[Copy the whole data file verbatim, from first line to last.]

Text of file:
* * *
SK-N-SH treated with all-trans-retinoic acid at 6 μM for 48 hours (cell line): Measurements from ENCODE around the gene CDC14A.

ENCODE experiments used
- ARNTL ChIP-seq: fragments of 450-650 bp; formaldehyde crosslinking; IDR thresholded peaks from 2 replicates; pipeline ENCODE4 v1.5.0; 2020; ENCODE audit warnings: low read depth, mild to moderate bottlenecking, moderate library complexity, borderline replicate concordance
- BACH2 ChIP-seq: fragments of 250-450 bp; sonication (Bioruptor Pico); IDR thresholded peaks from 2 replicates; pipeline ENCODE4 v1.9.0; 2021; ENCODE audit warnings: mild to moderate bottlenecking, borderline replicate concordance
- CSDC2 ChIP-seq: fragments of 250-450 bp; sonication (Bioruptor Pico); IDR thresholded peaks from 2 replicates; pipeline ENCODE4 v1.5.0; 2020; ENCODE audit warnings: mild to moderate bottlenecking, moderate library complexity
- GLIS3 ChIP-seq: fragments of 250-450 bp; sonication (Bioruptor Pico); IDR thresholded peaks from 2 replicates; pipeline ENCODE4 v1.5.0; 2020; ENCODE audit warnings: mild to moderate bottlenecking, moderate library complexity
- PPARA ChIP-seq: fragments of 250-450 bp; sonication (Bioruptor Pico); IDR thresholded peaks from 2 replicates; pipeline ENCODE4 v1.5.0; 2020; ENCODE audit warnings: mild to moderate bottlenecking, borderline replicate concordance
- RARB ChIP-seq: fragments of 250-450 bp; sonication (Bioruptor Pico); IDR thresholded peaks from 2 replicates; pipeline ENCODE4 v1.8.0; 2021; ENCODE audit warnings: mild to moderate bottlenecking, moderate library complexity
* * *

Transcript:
SK-N-SH treated with all-trans-retinoic acid at 6 μM for 48 hours (cell line): Measurements from ENCODE around the gene CDC14A.

ENCODE experiments used
- ARNTL ChIP-seq: fragments of 450-650 bp; formaldehyde crosslinking; IDR thresholded peaks from 2 replicates; pipeline ENCODE4 v1.5.0; 2020; ENCODE audit warnings: low read depth, mild to moderate bottlenecking, moderate library complexity, borderline replicate concordance
- BACH2 ChIP-seq: fragments of 250-450 bp; sonication (Bioruptor Pico); IDR thresholded peaks from 2 replicates; pipeline ENCODE4 v1.9.0; 2021; ENCODE audit warnings: mild to moderate bottlenecking, borderline replicate concordance
- CSDC2 ChIP-seq: fragments of 250-450 bp; sonication (Bioruptor Pico); IDR thresholded peaks from 2 replicates; pipeline ENCODE4 v1.5.0; 2020; ENCODE audit warnings: mild to moderate bottlenecking, moderate library complexity
- GLIS3 ChIP-seq: fragments of 250-450 bp; sonication (Bioruptor Pico); IDR thresholded peaks from 2 replicates; pipeline ENCODE4 v1.5.0; 2020; ENCODE audit warnings: mild to moderate bottlenecking, moderate library complexity
- PPARA ChIP-seq: fragments of 250-450 bp; sonication (Bioruptor Pico); IDR thresholded peaks from 2 replicates; pipeline ENCODE4 v1.5.0; 2020; ENCODE audit warnings: mild to moderate bottlenecking, borderline replicate concordance
- RARB ChIP-seq: fragments of 250-450 bp; sonication (Bioruptor Pico); IDR thresholded peaks from 2 replicates; pipeline ENCODE4 v1.8.0; 2021; ENCODE audit warnings: mild to moderate bottlenecking, moderate library complexity